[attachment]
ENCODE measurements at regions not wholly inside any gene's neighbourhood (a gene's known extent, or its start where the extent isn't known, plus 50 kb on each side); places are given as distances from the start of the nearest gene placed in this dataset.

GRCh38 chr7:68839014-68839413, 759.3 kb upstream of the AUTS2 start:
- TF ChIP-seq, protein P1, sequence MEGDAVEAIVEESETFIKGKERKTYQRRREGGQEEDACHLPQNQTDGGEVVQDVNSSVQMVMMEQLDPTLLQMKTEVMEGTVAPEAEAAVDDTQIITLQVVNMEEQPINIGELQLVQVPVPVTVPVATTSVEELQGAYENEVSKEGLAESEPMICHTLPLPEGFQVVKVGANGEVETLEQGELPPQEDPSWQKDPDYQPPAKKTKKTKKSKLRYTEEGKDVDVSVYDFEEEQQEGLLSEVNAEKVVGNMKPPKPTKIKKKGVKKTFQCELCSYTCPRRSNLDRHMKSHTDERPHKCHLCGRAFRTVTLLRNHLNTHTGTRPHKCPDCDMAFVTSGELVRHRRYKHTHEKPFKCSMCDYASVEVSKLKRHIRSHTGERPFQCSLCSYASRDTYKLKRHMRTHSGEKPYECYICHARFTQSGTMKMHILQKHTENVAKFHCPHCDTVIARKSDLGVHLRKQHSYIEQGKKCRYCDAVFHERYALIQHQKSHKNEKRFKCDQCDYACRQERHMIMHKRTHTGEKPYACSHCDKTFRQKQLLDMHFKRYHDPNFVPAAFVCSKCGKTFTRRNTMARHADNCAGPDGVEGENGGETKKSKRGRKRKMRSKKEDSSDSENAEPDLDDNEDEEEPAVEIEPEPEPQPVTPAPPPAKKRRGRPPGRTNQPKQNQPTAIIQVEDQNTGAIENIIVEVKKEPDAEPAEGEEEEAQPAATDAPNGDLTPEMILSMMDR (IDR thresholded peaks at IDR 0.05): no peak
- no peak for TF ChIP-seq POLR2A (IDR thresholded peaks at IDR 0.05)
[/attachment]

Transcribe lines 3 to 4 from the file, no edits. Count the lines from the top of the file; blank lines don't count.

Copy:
- TF ChIP-seq, protein P1, sequence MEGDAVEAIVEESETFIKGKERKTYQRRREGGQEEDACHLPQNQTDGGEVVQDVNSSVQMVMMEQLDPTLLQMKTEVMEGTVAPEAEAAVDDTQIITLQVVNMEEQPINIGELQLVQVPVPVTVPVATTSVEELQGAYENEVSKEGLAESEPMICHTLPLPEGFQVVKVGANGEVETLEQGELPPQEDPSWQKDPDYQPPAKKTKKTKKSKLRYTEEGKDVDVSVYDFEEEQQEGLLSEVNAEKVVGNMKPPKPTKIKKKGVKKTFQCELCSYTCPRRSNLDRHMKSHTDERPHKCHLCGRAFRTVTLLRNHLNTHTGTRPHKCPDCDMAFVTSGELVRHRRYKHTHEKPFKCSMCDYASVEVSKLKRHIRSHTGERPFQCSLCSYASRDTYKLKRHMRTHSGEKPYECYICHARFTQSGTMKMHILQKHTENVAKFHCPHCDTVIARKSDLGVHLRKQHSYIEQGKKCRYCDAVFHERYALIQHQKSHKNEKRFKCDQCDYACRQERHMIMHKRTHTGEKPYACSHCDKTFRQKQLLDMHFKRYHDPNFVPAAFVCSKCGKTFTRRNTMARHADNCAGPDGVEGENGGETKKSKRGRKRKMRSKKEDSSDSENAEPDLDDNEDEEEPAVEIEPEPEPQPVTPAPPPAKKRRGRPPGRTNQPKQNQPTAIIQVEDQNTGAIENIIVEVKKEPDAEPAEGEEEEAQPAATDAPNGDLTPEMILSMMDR (IDR thresholded peaks at IDR 0.05): no peak
- no peak for TF ChIP-seq POLR2A (IDR thresholded peaks at IDR 0.05)